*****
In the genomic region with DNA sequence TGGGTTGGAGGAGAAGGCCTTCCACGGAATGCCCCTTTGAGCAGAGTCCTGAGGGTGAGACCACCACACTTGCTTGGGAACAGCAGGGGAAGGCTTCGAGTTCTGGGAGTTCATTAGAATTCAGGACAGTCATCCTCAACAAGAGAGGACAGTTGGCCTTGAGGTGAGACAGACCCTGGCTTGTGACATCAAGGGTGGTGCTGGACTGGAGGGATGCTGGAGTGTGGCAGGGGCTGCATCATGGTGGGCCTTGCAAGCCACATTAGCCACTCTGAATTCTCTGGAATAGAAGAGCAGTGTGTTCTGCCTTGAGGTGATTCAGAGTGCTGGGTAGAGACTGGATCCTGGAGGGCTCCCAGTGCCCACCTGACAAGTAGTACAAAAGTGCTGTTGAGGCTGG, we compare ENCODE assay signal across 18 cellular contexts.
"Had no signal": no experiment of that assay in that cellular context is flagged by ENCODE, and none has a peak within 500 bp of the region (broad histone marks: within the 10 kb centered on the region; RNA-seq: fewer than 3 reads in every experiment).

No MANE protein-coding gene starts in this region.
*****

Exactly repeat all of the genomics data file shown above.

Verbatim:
In the genomic region with DNA sequence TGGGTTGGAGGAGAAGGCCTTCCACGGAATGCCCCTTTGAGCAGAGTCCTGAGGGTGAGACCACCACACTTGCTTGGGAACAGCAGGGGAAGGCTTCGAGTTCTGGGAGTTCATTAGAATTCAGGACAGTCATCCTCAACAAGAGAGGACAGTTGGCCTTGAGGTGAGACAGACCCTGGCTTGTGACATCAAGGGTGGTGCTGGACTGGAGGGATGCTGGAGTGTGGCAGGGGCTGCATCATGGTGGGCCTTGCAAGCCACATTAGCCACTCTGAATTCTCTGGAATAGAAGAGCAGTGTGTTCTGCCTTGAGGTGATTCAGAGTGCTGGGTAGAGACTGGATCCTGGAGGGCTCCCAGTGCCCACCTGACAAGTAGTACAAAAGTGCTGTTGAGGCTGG, we compare ENCODE assay signal across 18 cellular contexts.
"Had no signal": no experiment of that assay in that cellular context is flagged by ENCODE, and none has a peak within 500 bp of the region (broad histone marks: within the 10 kb centered on the region; RNA-seq: fewer than 3 reads in every experiment).

No MANE protein-coding gene starts in this region.